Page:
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Simple cardgame project in Java

  1. Sep 29, 2016 #1
    1. The problem statement, all variables and given/known data
    Hi, so I'm working on a project(part 1) where I am supposed to create a simple card game, under a few requirements.
    Here are the requirements:

    1. Write a method boolean hasFlush(String hand) that checks whether the five-card poker hand given as 10-character string is a flush, that is, all five cards are of the same suit. (Hint: the ranks don’t matter for this problem since we don’t care about straight flushes. The suits are given in the positions 1, 3, 5, 7 and 9 of the parameter string.)

    2. determine whether the given five-card poker hand contains four of a kind, that is, four cards of the same rank. Write a method boolean hasFourOfAKind(String hand) to determine this. (Now the suits don’t matter, and the ranks are given in positions 0, 2, 4, 6 and 8 of the parameter string.

    3. Write a method boolean hasFourCardBadugi(String hand) that checks whether the given four-card hand is a badugi, that is, does not contain two cards of the same rank, nor two cards of the same suit. For example, given the hand “2d7cKhJs” the method would return true, but given the hands “2d2cKhJs” (that has two deuces) or “2d7cKhJd” (that has two diamonds), the method would return false

    4. In a trick-taking card game, four players each play one card in turn. The trick is taken by the highest card played in the suit of the first card. (Ace counts as the highest card, and for simplicity, there are no jokers, trump suits or bowers that some card games have.) Write a method String winningCard(String play) that returns the card that won the trick, when the play to the trick is given as an 8-character string such as “5hKc2dJh”. For this example hand, this method would return “Jh”


    Questions at hand here:
    1. Just to confirm here, with the 2nd requirement, i'd like to believe that this is in essence the same as requirement 1 in logic? Just with different indexes as it's looking for rank.
    2. The last requirement is the hardest for me. How can I change my code to actually print a string(the winner) that shows the rank and the suit? On top of this, the hierarchy I've established for the cards seems faulty to me as well. Is there a different hierachy between suits? My professor instructed me not to do error-handling but I'm still unsure here.
    3. If you can spot any obvious mistakes please let me know.
    Thanks

    2. Relevant equations


    An individual playing card is represented as a string of two characters so that the first character is the rank (from “23456789TJQKA”) and the second character is the suit (from “cdhs”). For example, “Jd” would be the jack of diamonds, and “4s” would be the four of spades. A hand made up of multiple cards would be given as string containing those cards, such as “Kh3h7s8h2h” for a five-card hand. Note that the cards in the string can be given in any order, not necessarily sorted by suit or rank. The suits and ranks are also case-sensitive, with the rank always given as a digit or an uppercase letter, and the suit always given as a lowercase letter.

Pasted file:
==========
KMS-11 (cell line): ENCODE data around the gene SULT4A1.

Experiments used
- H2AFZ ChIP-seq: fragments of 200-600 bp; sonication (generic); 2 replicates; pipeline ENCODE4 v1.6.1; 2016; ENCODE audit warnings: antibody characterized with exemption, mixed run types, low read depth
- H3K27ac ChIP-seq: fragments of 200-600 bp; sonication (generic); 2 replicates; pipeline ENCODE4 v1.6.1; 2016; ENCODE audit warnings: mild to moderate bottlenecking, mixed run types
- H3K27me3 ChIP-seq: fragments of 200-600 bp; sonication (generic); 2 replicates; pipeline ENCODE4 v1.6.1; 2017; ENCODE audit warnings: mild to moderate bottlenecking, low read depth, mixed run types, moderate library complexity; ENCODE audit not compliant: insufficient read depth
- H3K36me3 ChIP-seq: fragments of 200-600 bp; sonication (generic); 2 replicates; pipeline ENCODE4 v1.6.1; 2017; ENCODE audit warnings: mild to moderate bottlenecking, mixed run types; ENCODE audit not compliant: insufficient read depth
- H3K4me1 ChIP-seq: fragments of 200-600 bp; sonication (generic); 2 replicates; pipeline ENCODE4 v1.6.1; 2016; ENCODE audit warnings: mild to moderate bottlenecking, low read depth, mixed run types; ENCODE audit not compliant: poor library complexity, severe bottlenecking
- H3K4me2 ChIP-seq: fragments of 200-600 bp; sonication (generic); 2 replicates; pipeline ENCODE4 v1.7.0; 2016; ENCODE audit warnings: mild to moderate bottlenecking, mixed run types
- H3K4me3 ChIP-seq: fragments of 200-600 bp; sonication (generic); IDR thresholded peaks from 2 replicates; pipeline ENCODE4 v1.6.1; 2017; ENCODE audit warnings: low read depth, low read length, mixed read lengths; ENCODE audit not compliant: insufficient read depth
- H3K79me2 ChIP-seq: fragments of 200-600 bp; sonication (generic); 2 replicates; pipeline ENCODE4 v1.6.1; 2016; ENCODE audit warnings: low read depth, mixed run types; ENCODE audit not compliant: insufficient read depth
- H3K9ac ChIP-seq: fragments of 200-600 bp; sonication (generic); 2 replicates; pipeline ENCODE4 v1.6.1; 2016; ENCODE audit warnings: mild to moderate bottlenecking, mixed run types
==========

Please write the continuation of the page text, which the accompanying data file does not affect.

3. The attempt at a solution

    Code (Java):

    public class CardProblemss {

        String hand = "Kh3h7h8h2h";
        String play = "KhQc3s2h";
       
       
        public static void main(String[] args) {
          System.out.println("NsadfRRS");
         
        }
        public boolean hasFlush(String hand) {
            int flushcounter = 0;
            char s = 0;
           
            for (int i = 1; i < hand.length(); i = i + 2) {
                if (i == 1) {
                s = hand.charAt(1);
                } else if (s == hand.charAt(i)) {
                    flushcounter++;
                }
           
            }

            if (flushcounter >= 5) {
                return true;
            } else {
                return false;
                }
           
            }  
       
        public boolean hasFourOfaKind(String hand) {
        int kindcounter = 0;
            char r = 0;
           
            for (int i = 0; i < hand.length(); i = i + 2) {
                if (i == 0) {
                r = hand.charAt(0);
                } else if (r == hand.charAt(i)) {
                    kindcounter++;
                }
           
            }

            if (kindcounter >= 4) {
                return true;
            } else {
                return false;
            }                
       
        }
       
        public boolean hasFourCardBadugi(String hand) {
        int diffcounter = 0;
            char badugi = 0;

            for (int i = 0; i < hand.length(); i++) {
                if (i == 0) {
                badugi = hand.charAt(0);    
                } else if (badugi != hand.charAt(i)) {
                    diffcounter++;
                }

            }
           
            if (diffcounter >= 10) {
                return true;
            } else {
                return false;
            }
         
        }
        public String winningCard(String play) {
            char highestcard = play.charAt(0);
           
            char T = 10;
            char J = 11;
            char Q = 12;
            char K = 13;
            char A = 14;
           
           
            for (int i = 0; i < play.length(); i = i + 2) {
                if (highestcard < play.charAt(i)) {
                    highestcard = play.charAt(i);            
                } else if (highestcard > play.charAt(i)) {
                    highestcard = play.charAt(0);
               
            }
           
        }
            String winner = String.valueOf(highestcard);
            return winner;
        }
    }
     
     
    Last edited: Sep 29, 2016
  2. jcsd
  3. Sep 29, 2016 #2
    Going to update the original post with the entirety of the project.
     
  4. Sep 29, 2016 #3

    Mark44

    Staff: Mentor